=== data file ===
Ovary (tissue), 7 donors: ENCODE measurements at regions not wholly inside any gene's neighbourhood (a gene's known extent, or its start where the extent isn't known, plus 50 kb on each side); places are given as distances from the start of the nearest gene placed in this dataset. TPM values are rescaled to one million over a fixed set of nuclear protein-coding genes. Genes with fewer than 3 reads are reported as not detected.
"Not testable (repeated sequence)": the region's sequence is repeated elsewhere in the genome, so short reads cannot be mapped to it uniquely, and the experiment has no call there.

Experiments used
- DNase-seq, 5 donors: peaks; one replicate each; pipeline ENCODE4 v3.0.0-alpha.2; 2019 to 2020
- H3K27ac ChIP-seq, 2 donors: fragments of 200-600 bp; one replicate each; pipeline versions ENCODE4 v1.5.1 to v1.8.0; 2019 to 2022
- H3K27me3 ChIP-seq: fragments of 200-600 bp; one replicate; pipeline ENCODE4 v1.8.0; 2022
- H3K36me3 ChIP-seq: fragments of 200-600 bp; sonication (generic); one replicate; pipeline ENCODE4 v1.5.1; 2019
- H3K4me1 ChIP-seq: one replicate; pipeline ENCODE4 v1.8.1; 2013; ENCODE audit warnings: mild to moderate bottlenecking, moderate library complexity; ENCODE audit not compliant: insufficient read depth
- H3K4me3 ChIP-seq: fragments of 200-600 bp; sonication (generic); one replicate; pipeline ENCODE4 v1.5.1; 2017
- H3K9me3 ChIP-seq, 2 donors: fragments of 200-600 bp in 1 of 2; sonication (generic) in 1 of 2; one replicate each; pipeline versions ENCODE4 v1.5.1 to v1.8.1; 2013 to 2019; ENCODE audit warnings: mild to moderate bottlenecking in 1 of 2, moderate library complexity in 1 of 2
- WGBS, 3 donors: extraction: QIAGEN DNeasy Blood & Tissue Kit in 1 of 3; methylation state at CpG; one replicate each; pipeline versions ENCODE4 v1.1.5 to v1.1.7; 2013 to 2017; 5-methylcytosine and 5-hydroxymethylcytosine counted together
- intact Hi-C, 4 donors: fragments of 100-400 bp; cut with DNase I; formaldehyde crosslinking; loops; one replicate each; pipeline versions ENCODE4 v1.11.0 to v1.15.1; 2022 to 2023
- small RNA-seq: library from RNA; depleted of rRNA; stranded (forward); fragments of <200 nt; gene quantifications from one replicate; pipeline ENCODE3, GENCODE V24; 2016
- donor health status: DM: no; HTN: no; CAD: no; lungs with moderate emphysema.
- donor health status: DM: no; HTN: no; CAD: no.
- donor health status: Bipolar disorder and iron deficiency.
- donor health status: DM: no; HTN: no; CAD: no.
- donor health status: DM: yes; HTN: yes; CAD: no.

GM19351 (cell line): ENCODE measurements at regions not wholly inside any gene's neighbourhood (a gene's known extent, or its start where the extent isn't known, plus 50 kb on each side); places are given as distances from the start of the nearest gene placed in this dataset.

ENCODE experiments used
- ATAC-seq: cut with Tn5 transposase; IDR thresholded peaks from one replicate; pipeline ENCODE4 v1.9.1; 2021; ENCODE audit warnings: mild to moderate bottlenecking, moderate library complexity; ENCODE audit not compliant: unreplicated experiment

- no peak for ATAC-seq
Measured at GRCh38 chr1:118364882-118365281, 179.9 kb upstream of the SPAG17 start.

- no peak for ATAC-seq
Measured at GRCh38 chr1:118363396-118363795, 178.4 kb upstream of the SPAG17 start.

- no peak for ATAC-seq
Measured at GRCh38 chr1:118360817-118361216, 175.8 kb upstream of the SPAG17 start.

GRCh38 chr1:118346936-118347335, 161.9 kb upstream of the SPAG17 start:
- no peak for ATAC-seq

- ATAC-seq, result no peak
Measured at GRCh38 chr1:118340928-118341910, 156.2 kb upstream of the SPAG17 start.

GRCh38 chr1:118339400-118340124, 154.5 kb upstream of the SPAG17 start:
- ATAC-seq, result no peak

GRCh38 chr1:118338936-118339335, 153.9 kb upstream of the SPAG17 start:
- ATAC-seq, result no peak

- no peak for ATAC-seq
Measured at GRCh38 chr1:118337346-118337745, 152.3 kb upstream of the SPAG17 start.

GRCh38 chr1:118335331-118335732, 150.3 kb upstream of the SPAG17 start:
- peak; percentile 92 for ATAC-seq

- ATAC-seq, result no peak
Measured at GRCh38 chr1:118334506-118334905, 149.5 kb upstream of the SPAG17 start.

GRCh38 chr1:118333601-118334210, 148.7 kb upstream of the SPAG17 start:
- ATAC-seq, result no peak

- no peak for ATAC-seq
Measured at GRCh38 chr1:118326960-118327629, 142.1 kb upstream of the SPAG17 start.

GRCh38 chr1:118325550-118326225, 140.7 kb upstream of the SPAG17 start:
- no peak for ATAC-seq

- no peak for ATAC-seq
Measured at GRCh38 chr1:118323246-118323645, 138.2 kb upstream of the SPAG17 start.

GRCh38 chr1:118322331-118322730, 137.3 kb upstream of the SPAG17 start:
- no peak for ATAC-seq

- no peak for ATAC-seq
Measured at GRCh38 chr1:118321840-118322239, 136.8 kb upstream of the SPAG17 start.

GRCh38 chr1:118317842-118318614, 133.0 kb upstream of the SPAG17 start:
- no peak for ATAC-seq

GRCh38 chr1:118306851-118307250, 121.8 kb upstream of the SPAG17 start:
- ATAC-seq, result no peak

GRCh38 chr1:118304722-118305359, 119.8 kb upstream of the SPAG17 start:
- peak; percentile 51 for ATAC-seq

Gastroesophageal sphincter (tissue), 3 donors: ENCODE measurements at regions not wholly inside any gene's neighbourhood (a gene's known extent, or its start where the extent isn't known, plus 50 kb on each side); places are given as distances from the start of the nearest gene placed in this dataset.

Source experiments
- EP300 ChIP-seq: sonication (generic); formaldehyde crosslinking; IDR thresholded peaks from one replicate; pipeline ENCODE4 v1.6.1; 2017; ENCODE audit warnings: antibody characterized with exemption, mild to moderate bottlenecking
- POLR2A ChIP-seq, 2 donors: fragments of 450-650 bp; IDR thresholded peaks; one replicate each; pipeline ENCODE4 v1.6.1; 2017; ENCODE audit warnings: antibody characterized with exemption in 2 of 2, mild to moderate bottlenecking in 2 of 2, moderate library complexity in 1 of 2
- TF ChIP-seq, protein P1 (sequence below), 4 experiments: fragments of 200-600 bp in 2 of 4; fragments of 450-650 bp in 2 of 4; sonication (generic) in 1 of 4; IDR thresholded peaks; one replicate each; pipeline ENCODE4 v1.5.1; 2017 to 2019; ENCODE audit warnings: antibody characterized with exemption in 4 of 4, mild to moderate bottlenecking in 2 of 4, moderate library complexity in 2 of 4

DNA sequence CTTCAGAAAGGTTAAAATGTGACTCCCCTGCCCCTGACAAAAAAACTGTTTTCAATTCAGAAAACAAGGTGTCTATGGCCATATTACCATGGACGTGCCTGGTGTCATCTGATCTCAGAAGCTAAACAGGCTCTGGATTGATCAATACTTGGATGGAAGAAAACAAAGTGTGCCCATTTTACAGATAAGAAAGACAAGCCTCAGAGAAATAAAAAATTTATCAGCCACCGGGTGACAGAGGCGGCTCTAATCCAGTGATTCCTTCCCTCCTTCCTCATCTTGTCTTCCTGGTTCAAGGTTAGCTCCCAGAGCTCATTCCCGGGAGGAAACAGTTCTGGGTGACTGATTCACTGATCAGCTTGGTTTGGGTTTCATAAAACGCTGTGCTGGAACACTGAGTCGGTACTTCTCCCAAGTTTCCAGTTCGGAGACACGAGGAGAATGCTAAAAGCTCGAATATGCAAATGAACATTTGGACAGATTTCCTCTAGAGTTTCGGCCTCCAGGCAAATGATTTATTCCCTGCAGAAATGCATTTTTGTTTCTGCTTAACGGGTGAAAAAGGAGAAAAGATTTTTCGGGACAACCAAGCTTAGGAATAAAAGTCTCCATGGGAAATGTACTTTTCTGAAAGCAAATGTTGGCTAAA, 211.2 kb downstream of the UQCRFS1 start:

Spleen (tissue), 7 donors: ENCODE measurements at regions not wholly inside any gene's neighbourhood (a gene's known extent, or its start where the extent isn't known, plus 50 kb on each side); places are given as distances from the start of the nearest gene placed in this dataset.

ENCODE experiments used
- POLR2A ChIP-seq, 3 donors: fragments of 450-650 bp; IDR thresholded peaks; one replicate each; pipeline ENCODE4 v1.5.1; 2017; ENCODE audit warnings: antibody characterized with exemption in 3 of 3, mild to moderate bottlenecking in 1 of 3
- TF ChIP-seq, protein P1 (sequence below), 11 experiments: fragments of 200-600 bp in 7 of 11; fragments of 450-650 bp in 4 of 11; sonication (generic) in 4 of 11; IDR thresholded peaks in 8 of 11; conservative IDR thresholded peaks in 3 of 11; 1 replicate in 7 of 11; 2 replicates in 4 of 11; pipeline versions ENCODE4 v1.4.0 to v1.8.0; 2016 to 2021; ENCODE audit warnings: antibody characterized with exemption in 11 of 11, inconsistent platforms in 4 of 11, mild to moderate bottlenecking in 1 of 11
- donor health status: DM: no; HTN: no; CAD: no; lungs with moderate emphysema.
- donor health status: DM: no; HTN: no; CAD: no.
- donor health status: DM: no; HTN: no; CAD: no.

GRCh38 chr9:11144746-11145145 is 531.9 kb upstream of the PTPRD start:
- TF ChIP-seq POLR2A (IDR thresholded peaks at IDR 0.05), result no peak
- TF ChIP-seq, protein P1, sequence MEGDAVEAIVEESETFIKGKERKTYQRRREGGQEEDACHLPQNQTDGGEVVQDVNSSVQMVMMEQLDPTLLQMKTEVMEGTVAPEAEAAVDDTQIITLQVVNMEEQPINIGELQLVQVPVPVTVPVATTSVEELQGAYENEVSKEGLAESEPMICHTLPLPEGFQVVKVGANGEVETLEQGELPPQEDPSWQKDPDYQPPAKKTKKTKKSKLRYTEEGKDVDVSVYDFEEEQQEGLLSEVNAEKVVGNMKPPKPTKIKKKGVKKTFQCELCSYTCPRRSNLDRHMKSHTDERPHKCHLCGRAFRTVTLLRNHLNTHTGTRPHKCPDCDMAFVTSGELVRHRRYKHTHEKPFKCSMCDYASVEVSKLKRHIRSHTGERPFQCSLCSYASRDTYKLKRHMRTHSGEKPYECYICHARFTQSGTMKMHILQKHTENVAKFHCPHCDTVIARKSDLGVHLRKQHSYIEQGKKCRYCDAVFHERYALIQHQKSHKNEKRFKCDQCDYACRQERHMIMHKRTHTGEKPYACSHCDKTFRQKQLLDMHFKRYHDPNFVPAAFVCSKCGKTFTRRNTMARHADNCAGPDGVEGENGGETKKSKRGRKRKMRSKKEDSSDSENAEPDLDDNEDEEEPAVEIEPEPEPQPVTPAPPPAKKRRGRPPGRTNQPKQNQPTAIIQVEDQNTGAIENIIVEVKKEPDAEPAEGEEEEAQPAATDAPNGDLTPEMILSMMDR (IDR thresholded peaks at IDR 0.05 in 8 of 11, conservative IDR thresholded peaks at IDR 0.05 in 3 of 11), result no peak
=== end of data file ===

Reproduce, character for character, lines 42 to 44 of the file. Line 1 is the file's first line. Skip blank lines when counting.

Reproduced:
GRCh38 chr1:118333601-118334210, 148.7 kb upstream of the SPAG17 start:
- ATAC-seq, result no peak

- no peak for ATAC-seq